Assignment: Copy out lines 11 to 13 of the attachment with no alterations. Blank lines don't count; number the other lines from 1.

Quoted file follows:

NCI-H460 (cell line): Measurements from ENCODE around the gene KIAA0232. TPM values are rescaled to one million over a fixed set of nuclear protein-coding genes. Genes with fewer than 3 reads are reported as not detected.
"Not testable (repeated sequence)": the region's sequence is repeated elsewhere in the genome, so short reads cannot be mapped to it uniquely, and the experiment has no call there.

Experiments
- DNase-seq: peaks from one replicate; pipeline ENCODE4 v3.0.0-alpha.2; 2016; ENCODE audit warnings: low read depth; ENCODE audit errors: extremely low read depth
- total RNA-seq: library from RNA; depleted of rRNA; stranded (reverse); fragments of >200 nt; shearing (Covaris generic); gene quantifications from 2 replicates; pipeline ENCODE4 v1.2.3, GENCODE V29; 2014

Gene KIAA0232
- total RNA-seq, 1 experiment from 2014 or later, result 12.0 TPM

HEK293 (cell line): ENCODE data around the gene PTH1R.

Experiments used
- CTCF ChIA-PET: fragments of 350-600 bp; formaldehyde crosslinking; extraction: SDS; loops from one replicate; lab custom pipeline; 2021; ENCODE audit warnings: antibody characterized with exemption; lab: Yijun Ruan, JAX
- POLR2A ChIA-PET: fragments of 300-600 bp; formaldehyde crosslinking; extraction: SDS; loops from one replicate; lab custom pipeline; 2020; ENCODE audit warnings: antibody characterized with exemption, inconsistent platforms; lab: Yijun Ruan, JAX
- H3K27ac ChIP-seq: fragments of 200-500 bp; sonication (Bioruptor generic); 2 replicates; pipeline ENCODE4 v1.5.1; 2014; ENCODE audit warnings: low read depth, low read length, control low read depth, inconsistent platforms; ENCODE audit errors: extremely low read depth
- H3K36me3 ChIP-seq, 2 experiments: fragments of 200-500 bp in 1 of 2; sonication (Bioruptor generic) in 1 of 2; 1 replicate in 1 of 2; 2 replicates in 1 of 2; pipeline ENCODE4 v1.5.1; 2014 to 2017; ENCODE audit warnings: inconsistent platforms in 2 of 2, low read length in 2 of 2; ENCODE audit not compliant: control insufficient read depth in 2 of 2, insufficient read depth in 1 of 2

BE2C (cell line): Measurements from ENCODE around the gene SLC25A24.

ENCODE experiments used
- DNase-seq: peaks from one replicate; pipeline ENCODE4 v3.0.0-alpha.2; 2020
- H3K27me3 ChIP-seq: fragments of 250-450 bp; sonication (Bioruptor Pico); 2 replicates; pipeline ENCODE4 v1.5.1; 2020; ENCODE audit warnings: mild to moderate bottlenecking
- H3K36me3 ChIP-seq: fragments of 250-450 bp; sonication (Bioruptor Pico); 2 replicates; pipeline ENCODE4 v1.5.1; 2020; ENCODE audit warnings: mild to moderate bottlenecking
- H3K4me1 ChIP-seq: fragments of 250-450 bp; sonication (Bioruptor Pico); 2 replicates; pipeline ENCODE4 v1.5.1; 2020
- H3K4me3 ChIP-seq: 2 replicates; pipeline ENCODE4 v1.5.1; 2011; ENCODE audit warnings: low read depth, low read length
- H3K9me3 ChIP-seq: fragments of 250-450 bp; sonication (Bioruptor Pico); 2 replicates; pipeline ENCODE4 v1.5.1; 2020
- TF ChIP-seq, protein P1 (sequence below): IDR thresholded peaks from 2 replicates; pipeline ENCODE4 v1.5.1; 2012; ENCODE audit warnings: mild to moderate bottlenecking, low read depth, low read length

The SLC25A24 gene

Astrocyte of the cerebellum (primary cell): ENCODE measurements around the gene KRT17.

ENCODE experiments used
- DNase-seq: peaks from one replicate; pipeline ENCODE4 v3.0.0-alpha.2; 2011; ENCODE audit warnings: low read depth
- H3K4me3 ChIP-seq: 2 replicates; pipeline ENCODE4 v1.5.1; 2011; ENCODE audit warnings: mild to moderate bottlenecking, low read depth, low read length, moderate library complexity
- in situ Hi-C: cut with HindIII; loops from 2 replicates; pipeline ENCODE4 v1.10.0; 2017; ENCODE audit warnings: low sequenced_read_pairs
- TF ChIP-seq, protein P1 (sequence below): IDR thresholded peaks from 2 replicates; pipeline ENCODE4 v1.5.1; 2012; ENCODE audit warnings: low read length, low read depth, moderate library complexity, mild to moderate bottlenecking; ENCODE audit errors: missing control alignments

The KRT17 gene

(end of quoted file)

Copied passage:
- POLR2A ChIA-PET: fragments of 300-600 bp; formaldehyde crosslinking; extraction: SDS; loops from one replicate; lab custom pipeline; 2020; ENCODE audit warnings: antibody characterized with exemption, inconsistent platforms; lab: Yijun Ruan, JAX
- H3K27ac ChIP-seq: fragments of 200-500 bp; sonication (Bioruptor generic); 2 replicates; pipeline ENCODE4 v1.5.1; 2014; ENCODE audit warnings: low read depth, low read length, control low read depth, inconsistent platforms; ENCODE audit errors: extremely low read depth
- H3K36me3 ChIP-seq, 2 experiments: fragments of 200-500 bp in 1 of 2; sonication (Bioruptor generic) in 1 of 2; 1 replicate in 1 of 2; 2 replicates in 1 of 2; pipeline ENCODE4 v1.5.1; 2014 to 2017; ENCODE audit warnings: inconsistent platforms in 2 of 2, low read length in 2 of 2; ENCODE audit not compliant: control insufficient read depth in 2 of 2, insufficient read depth in 1 of 2